Activists Hail President's Call for More Funding to Fight AIDS
January 29, 2003
President Bush's State of the Union call for Congress to commit $15 billion over five years to fight AIDS in Africa appears to herald a major increase in Washington's spending on the epidemic. Even some of Bush's toughest critics last night hailed his emphasis on providing drugs to HIV-infected people. But details on how the money would be used are sketchy, and only about one-tenth of the money would go to the Global Fund to Fight AIDS, TB and Malaria.Adapted from:
"There are a lot of unanswered questions, but from what we can tell, this seems very, very positive," said Thomas Hart, director of government relations for the Episcopal Church. While voicing concern that the money might not come quickly enough, Hart said, "The overall figure is very important, and talking about providing low-cost [AIDS] drugs is a major, very positive shift" for the White House.
Bush said the $15 billion he proposes to spend over five years to fight AIDS in Africa would include "nearly $10 billion in new money." If approved by Congress, that would roughly triple U.S. outlays over projected levels. The current U.S. budget for all domestic and foreign AIDS treatment and prevention programs is a bit more than $1 billion annually. Under Bush's proposal, outlays would nearly double, to $2 billion, in fiscal 2004, "and ramp up thereafter," according to a White House fact sheet.
The $10 billion in new money would include about $1 billion for the Global Fund. Richard Feachem, its executive director, has urged the United States to contribute $2.5 billion to $3 billion over the next two years. So far, Washington has committed $500 million over two years. Activists voiced disappointment that Bush seemed to be giving short shrift to the fund, which Paul Davis, director of U.S. government relations for Health GAP, called "the single most effective tool we have in this effort." But even Davis -- who noted he had recently been arrested in an AIDS protest outside the White House -- said, "Tonight, we applaud the president for acting to address the plague of AIDS in Africa, and we are particularly encouraged by his focus on getting treatment for 2 million people."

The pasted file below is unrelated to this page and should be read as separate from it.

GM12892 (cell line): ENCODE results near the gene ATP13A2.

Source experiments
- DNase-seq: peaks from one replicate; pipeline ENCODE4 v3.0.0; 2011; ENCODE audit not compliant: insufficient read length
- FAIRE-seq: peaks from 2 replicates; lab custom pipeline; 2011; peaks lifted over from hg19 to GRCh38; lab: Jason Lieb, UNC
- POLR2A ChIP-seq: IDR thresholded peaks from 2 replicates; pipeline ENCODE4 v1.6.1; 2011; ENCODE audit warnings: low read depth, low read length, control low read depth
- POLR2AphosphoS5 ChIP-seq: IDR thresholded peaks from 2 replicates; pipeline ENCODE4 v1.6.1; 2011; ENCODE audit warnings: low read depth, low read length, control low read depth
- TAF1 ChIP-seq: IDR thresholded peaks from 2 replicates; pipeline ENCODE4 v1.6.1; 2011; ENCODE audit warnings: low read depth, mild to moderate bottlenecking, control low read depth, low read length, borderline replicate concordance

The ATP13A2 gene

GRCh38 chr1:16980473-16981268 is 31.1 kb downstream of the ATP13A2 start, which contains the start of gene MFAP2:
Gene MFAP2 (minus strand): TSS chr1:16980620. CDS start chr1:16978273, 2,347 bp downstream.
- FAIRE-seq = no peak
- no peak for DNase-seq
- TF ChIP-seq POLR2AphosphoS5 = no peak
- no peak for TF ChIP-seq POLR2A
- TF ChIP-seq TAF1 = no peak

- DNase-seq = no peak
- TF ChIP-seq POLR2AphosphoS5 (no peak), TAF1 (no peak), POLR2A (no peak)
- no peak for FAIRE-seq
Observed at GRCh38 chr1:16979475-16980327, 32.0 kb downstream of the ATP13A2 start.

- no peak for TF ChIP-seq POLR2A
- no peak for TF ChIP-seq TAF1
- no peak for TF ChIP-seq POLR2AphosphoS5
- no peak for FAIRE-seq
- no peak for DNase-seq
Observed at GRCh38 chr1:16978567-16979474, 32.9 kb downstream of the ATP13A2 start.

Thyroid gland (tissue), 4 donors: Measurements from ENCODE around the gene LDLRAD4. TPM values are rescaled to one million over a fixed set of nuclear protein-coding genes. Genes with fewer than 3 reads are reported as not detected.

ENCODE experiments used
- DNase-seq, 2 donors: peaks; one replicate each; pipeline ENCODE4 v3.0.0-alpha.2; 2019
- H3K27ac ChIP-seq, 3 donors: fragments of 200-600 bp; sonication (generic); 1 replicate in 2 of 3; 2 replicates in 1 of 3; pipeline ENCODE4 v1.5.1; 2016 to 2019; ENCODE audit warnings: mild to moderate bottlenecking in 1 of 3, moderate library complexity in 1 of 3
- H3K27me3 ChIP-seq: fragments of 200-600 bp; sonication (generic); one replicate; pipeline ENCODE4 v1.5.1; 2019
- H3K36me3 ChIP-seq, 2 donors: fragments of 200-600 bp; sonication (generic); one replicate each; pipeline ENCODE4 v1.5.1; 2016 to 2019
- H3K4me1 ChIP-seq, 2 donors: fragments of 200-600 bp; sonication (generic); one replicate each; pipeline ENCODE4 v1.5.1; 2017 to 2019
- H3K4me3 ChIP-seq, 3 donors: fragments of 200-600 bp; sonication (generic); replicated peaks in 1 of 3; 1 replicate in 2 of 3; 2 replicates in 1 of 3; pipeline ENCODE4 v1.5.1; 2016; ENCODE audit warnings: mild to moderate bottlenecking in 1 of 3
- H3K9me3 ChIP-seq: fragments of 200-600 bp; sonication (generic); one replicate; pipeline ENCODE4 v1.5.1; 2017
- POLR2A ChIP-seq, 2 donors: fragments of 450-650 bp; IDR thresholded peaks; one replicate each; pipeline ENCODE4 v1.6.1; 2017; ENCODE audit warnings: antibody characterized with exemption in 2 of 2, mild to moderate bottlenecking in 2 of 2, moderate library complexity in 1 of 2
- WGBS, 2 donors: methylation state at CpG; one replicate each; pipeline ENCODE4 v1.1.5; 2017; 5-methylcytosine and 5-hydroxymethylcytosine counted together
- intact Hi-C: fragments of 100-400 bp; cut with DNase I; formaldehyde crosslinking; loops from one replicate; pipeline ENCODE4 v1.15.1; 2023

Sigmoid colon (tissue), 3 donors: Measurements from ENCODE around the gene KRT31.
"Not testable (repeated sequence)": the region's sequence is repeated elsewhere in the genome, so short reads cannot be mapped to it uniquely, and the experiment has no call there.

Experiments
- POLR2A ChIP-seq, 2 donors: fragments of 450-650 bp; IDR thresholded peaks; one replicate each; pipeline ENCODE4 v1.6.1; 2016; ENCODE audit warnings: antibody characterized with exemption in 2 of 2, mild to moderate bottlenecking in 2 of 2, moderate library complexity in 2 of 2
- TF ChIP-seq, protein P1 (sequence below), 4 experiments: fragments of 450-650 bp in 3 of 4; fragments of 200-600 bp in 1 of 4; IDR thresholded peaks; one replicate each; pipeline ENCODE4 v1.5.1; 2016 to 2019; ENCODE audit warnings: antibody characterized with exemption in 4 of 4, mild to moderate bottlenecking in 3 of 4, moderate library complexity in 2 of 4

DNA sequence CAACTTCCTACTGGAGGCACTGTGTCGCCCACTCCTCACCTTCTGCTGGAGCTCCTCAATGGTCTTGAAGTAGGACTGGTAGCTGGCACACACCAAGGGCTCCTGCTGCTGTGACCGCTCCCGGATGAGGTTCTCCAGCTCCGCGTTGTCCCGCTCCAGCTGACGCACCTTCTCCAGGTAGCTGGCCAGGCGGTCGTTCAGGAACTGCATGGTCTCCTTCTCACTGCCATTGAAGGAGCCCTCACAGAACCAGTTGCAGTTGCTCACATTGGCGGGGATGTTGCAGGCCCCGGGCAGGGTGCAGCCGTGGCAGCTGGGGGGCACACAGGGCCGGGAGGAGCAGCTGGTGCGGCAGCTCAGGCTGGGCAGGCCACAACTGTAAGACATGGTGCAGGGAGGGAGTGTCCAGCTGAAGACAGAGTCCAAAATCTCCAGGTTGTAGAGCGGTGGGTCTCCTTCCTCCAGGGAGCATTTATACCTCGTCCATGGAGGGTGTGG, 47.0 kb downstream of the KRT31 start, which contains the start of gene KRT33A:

"The president's announcement tonight is a tremendously encouraging sign that he is taking this issue seriously, not just on a rhetorical level, but in terms of the budget," said Global AIDS Alliance Executive Director Paul Zeitz. "We are especially delighted he so clearly recognized the urgent need for cost-effective AIDS treatment."
01.29.03; Paul Blustein
This article was provided by CDC National Prevention Information Network. It is a part of the publication CDC HIV/Hepatitis/STD/TB Prevention News Update.